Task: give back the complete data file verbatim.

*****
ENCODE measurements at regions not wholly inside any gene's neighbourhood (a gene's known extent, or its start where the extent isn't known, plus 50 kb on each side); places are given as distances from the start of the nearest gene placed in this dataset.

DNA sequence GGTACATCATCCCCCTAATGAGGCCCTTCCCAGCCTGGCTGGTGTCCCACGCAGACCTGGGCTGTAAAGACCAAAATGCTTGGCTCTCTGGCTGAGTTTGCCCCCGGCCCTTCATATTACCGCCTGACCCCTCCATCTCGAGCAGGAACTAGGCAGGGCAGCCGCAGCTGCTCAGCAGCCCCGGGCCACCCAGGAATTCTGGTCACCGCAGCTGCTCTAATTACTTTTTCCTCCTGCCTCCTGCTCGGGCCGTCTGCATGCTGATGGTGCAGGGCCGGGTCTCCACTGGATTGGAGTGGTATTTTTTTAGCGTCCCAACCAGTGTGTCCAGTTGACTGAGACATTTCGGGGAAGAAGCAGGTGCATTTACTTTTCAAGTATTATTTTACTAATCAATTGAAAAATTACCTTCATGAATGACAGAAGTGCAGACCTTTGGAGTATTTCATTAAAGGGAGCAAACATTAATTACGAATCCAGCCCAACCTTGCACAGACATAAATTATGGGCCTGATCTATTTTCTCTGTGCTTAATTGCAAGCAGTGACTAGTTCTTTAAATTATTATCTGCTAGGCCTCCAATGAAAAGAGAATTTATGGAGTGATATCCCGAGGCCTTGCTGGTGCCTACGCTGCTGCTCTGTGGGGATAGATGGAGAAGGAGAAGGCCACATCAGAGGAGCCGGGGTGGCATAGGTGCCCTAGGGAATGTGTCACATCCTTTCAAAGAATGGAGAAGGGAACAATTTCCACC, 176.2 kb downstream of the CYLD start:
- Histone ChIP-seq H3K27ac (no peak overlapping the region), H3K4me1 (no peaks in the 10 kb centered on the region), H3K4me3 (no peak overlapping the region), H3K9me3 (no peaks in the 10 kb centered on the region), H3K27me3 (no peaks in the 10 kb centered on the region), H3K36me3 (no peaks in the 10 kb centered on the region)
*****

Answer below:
ENCODE measurements at regions not wholly inside any gene's neighbourhood (a gene's known extent, or its start where the extent isn't known, plus 50 kb on each side); places are given as distances from the start of the nearest gene placed in this dataset.

DNA sequence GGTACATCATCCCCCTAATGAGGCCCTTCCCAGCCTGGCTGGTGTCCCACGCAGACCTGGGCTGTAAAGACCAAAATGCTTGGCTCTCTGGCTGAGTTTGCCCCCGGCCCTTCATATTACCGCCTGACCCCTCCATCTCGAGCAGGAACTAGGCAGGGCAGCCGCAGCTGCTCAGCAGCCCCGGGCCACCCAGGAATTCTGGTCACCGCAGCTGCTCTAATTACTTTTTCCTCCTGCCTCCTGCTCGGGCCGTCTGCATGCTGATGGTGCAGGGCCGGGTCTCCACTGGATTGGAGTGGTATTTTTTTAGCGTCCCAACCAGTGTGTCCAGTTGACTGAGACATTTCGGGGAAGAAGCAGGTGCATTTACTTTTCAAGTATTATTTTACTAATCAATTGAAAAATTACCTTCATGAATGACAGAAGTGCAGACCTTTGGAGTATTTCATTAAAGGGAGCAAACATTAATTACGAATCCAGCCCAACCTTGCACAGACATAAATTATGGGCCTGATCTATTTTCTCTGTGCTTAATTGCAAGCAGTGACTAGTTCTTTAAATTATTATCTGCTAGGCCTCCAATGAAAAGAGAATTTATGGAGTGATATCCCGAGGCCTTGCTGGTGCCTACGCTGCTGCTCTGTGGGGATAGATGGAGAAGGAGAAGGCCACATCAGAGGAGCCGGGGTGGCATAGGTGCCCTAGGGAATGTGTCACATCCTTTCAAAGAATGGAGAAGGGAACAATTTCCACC, 176.2 kb downstream of the CYLD start:
- Histone ChIP-seq H3K27ac (no peak overlapping the region), H3K4me1 (no peaks in the 10 kb centered on the region), H3K4me3 (no peak overlapping the region), H3K9me3 (no peaks in the 10 kb centered on the region), H3K27me3 (no peaks in the 10 kb centered on the region), H3K36me3 (no peaks in the 10 kb centered on the region)